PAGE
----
The Older Workers and Retirement Chartbook

November 16, 2022

The Older Workers and Retirement Chartbook shows the risks to retirement security and disparities in retirement preparedness, and explores the links between labor market challenges facing older workers and retirement insecurity.Updated February 9, 2023The COVID-19 pandemic exacerbated the plight of many older U.S. workers who cannot afford to retire yet are stuck in bad jobs or forced to leave the labor force before they're ready.The Older Workers and Retirement Chartbook from the Economic Policy Institute and the Schwartz Center for Economic Policy Analysis documents the risks and disparities in retirement preparedness among demographic groups. It offers a comprehensive look at the connections between labor market challenges facing older workers and retirement insecurity, using 33 charts to bring light to the problem.Before the COVID-19 pandemic, 4 in 10 Americans 55 and older were in the labor force, their highest participation rate in a half-century, the chartbook finds. The upward trend in labor force participation in recent decades reflects in part greater opportunities for older workers who want to keep working—but it also reflects retirement insecurity among some workers. The authors document how many older workers who cannot afford to retire face diminishing job quality and earnings due to a loss of bargaining power."Workers may work longer to close the retirement income gap, but this is neither a fair nor a realistic solution to a broken retirement system," says Monique Morrissey, EPI economist and co-author of the report. "Policy choices have weakened unions, eroded the real value of the minimum wage, and allowed employers to shift more responsibility for retirement onto workers. These all contribute to older workers' declining bargaining power."Black, Hispanic, women, disabled, and LGBTQ workers are at greater risk of hardship at older ages because of systemic problems. Black and Hispanic workers are more likely to lack access to retirement plans or have access to less generous plans. Lower lifetime earnings make it harder for workers of color, women, and people with disabilities to save for retirement. Women's greater caregiving responsibilities and longer life spans also put them at higher risk of old-age poverty despite closing the retirement plan coverage gap with men. LGBTQ seniors face adverse effects of past and present discrimination, including less access to spousal benefits."Everyone faces significant risks as they age, even well-off Americans," explains report co-author Siavash Radpour. "It is unrealistic to expect all older workers to save enough to guard against the possibility of losing their jobs, retiring during a market downturn, being widowed or divorced, or incurring expensive medical or long-term care needs."The authors outline several targeted policies that can improve the lives of older workers, including:Enforcing age discrimination laws;Expanding the Earned Income Tax Credit to help more adults without dependent children;Lowering employer health care costs for older workers;Changing performance metrics used to evaluate training programs that lead them to favor enrolling younger workers;Creating a dedicated Older Workers Bureau in the Department of Labor to help identify and address challenges facing older workers.But targeted policies are only one part of the solution. "Retirement insecurity comes from systemic problems, and these require systemic solutions," Barbara Schuster, co-author of the chartbook, explains. "Improving working conditions for all workers is vitally important, as is strengthening social insurance programs that offer critical protections."Broader policies include:Pursuing full-employment macroeconomic policies;Protecting workers' right to collectively bargain for better wages and working conditions;Raising the minimum wage;Enacting paid leave and scheduling policies to ensure workers can take time to care for themselves and their families;Increasing caregiver supports;Fixing the patchwork unemployment system;Better protecting workers from injury and illness;Expanding and removing barriers to accessing Social Security and SSI benefits;Ensuring access to affordable health care and long-term care.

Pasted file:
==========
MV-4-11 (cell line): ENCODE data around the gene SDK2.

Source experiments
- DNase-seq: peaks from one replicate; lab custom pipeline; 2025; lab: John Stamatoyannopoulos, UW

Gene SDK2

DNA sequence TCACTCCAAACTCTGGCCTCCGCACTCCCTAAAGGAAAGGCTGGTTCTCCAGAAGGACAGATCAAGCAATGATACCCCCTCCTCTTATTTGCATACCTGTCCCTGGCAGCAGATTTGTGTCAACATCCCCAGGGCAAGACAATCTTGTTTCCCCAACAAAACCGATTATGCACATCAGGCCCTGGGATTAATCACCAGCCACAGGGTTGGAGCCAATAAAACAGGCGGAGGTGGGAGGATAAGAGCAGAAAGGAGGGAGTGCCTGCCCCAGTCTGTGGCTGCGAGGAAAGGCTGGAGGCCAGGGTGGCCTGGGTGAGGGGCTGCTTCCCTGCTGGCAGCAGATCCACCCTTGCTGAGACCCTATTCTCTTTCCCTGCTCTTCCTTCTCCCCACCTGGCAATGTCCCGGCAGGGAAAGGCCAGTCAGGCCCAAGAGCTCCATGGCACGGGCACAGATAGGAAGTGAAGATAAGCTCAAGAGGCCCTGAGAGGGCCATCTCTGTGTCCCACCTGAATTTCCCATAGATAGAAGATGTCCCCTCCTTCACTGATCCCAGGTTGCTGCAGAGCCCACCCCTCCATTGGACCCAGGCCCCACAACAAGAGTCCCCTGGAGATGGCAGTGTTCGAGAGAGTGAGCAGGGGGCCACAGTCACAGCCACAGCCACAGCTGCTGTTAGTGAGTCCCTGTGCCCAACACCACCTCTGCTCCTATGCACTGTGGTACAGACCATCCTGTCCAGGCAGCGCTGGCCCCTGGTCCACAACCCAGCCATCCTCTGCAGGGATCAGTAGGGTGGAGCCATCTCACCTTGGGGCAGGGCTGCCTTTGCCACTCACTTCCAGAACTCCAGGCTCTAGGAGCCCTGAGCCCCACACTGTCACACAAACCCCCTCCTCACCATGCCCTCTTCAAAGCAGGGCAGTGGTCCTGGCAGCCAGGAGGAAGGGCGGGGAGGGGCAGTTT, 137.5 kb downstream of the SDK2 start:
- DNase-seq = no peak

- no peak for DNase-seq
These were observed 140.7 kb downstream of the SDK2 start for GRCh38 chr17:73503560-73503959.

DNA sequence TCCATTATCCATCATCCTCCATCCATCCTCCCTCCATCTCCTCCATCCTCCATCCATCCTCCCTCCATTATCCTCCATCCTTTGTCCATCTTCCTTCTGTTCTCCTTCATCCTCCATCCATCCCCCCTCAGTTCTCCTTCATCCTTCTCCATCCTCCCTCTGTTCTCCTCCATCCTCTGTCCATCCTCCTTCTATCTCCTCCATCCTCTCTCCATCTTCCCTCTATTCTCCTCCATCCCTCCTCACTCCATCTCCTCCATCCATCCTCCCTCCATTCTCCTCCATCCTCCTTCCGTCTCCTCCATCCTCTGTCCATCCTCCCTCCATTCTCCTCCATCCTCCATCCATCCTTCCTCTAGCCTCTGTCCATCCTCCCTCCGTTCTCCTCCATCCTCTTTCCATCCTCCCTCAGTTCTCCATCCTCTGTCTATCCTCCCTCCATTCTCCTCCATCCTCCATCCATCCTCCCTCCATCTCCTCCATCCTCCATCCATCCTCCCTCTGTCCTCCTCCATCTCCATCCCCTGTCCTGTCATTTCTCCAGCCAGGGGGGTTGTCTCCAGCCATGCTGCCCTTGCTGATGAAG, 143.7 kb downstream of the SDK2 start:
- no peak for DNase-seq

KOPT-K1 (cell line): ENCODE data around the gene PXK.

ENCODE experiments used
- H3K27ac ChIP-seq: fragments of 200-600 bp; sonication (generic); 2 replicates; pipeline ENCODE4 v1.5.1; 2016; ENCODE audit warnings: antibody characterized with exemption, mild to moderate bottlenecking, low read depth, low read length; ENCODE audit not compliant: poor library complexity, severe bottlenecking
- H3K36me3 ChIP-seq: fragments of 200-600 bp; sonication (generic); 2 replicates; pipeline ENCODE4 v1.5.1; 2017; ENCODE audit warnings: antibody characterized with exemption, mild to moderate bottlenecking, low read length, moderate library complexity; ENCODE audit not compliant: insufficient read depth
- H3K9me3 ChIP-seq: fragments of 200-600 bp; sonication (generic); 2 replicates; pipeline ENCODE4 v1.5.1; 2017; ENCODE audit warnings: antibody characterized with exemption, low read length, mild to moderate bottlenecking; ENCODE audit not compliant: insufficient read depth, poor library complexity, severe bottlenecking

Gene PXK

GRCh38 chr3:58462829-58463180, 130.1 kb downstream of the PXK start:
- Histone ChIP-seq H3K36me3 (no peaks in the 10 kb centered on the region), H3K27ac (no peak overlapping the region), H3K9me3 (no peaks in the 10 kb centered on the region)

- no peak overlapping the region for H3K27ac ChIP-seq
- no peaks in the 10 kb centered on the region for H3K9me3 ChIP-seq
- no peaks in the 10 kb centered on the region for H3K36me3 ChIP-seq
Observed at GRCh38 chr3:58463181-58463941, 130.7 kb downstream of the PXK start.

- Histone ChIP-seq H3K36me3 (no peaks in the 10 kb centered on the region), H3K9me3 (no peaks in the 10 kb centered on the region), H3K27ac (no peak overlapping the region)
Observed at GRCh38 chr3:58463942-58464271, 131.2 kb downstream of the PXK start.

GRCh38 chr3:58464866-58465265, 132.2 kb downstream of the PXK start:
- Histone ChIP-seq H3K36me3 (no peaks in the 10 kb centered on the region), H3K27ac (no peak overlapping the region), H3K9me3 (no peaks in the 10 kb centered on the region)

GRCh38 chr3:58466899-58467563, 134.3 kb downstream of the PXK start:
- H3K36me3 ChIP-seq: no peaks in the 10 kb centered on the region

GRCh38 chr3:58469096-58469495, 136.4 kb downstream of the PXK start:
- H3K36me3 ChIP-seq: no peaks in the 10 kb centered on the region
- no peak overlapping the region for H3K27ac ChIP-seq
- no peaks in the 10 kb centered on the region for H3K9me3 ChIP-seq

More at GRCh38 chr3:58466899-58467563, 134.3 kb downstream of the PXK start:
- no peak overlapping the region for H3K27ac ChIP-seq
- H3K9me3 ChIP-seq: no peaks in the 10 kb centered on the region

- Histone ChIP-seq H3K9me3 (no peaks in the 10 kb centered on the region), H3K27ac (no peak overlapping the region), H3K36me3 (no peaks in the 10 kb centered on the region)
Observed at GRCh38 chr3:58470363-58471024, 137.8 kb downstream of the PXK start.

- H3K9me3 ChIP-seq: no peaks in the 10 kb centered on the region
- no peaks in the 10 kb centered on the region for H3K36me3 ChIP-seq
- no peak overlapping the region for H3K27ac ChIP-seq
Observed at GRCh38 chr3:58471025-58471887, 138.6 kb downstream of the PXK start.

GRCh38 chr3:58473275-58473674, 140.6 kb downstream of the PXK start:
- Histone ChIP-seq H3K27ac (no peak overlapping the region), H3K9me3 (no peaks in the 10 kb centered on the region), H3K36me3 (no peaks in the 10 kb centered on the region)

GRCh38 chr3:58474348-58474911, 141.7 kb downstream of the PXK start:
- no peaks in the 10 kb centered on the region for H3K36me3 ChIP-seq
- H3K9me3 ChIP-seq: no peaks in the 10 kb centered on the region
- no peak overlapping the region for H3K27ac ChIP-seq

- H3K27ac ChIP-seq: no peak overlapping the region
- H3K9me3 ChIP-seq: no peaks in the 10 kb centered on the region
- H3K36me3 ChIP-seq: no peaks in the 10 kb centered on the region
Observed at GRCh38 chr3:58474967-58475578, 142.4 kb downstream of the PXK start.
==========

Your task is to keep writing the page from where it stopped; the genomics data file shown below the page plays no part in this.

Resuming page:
RAISE Act State Policy Roadmap for Family Caregivers: Engagement of Family Caregivers in Health Care Systems

August 23, 2022